I recently bought a TEController USB Breath and Bite Controller. (look on Youtube for videos)

It is a breath controller, with a simple small piece. You can blow into it, or bite down on it. It also has a 8 inch piece of curved bendable plastic. Looks somewhat like a simple hands free headpiece phone. You can just let the You can wear the curved piece over your head or around your head. it's light enough just hold in place by the mouth piece.

This seemingly simple device puts out 4 separate streams of data.. Breath, bite, nod, tilt. Any of these data streams can be assigned to any CC event. You plug it into your computer. Your DAW should MIX it in with your standard MIDI controller.. One one patch the performer assigns bite to flute tonguing, tilt to vibrato speed, nod to vibrato strength..

It will work with any virtual instrument that accepts CC events into it.. a lot of Kontakt libraries, virtual instruments.

Audio Modeling, and Sample Modeling make of physical modeling. They are very small libraries, My understanding is it has very short snippets of sampling, then generates sounds by computing in real time. So instead of gigabyte sample libraries, it is only a couple hundred megabytes.

The TEController has a clever piece of software that lets you set parameters, range, and initiate each of the 4 parameters.
This does require some experimentation, to get the ideal set-up for libraries you use.. It takes some practice, but the youtube videos, are excellent demonstrations of the power this seemingly simple device can do..

The other controller I recently bought is Roli Seaboard Rise. Roli makes a few models of this, a very expensive 88 note keyboard, a 48 note Rise, a smaller 25 note keyboard. I bought the middle model, the Rise.

This looks like a 23rd century keyboard. It is extremely thin, The keyboard is a black piece of foam like plastic.. With a metal bottom. It can use Bluetooth MIDI, (totally cordless), or a USB MIDI connection. The usb will also charge it's internal battery for 3 hours of use. There is also an AC power jack. (you have to buy the ac adaptor.) Just using the USB midi cord, will power, charge and carry MIDI data. With Logic Pro, It just automatically shows up as a midi source. . Different DAWs, might need you to make adjustments in your DAW software. They have a list DAWS, it's been tested with. It should work with any DAW.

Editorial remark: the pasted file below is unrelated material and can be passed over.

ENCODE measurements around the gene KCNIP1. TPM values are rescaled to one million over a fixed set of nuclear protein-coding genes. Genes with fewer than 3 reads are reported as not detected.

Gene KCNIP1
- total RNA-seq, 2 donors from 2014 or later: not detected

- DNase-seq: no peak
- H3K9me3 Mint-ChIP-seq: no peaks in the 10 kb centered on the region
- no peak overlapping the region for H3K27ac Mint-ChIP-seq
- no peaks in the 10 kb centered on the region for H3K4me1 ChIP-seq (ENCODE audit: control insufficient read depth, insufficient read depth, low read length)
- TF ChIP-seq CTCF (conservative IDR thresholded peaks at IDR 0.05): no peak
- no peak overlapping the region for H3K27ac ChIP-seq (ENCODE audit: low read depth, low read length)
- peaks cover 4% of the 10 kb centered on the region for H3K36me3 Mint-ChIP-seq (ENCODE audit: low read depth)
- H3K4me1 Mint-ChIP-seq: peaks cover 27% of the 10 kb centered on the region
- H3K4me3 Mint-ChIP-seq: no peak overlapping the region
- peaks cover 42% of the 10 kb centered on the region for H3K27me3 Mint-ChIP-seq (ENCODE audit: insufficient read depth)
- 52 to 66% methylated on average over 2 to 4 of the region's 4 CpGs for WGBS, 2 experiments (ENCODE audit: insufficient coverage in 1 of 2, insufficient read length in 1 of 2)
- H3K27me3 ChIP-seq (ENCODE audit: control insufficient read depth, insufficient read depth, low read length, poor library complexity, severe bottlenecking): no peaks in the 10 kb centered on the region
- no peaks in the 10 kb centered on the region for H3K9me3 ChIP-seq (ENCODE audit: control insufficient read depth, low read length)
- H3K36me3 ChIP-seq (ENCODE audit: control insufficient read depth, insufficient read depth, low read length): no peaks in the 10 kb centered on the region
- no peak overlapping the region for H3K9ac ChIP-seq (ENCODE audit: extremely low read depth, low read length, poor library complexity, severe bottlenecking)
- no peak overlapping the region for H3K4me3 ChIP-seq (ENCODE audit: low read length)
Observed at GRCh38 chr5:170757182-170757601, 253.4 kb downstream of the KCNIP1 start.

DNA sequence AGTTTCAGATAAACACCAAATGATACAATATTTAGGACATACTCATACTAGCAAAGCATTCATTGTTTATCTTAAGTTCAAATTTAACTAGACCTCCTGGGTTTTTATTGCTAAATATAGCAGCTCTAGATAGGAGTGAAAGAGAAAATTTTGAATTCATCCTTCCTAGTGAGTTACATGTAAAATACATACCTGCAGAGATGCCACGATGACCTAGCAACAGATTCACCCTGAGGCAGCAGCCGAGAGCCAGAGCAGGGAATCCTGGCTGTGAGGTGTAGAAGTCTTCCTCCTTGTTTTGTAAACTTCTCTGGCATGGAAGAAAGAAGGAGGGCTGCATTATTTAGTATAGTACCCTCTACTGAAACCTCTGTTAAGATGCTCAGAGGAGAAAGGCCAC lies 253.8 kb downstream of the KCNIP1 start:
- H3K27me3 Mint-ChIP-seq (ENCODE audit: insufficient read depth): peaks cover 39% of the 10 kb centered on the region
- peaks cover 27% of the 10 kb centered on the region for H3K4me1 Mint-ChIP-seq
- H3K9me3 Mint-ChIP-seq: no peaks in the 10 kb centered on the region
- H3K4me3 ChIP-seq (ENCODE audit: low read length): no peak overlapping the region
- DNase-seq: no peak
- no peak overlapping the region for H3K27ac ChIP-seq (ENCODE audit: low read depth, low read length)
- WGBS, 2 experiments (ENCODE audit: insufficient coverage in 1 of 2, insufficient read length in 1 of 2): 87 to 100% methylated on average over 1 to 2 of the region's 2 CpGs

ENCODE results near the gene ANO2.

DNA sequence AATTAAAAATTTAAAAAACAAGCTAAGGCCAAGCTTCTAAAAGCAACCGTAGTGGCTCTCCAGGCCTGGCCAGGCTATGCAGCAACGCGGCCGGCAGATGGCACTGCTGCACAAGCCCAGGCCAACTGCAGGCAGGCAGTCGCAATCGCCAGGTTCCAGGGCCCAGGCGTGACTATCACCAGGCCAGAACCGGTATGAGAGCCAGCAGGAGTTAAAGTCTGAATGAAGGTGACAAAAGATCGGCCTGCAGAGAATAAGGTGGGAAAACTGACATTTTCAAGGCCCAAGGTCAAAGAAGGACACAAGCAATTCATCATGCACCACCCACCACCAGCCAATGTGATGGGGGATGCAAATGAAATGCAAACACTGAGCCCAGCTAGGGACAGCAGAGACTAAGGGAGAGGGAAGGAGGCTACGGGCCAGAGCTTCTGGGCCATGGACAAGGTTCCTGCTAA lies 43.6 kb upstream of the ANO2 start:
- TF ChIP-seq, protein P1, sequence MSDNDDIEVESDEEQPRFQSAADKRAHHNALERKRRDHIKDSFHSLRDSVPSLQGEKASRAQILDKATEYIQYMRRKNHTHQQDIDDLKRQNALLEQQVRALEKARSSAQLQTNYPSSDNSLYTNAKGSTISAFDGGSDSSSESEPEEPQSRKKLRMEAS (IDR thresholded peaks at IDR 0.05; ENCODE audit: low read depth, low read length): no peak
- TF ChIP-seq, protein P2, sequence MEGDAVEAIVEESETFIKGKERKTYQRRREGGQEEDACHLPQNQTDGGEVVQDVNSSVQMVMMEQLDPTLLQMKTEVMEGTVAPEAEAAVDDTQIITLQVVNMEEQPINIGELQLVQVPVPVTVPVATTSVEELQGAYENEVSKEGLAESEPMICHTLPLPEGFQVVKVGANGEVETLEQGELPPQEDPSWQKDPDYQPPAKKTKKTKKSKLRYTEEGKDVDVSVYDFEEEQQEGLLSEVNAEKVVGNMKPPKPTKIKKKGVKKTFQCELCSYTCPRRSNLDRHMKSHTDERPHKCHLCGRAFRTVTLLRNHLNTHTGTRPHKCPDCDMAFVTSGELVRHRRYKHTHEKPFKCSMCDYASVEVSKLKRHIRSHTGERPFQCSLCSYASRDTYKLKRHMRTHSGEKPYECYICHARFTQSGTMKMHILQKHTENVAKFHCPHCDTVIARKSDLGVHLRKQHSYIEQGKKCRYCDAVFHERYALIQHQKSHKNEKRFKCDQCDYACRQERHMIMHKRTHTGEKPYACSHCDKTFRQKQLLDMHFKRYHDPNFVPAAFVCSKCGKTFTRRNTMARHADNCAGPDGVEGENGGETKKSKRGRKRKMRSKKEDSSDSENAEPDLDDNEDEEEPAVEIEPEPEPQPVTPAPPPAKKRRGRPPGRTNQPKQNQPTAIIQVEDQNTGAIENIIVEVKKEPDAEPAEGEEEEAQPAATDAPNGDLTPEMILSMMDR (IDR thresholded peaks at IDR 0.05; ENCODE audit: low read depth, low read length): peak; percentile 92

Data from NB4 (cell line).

The keyboard itself has no mechanical moving parts, It's design consists of only slight rises and indentations to show you the white and black keys,
With only the pressure of your fingers. and sliding you fingers and hands It can generate 5 streams of controller data. It generates individual polyphonic data. Most keyboards have only one sensor of aftertouch, Each region (key area) has it's own aftertouch pressure.. so different notes respond differently.. The virtual instruments that come with it, are designed to respond to this keyboard.. Roli also suggests you patch the controller up to individual patches, or libraries, to get some really powerful and complex sounds going on.

The Seaboard Rise comes with two virtual instruments, Strobe 2 (I believe was originally a Protools synth), and Equator. Again the best thing to do is got to their website, and Youtube for video demonstrations.. This kbd is capable of extreme control, the foam notes, do not lend themselves to real rapid boogie boogie keyboard playing because of the nature of the foam. The keyboard is actually one large piece of plastic, with a assortment of circuits underneath, or embedded in the foam itself.

You can apply pressure, slide up and down the length of the note. Vibrato is cute, you just 'squiggle' the note sideways to control the speed and depth of vibrato..

This kbd does require you to adapt your playing technique, but again, is extremely expressive. I have yet to master either of these. Truth is I should have bought one first. But I was so blown away by the videos of it's expressive capabilities. All the demonstrators, swear by them, and would use them a lot.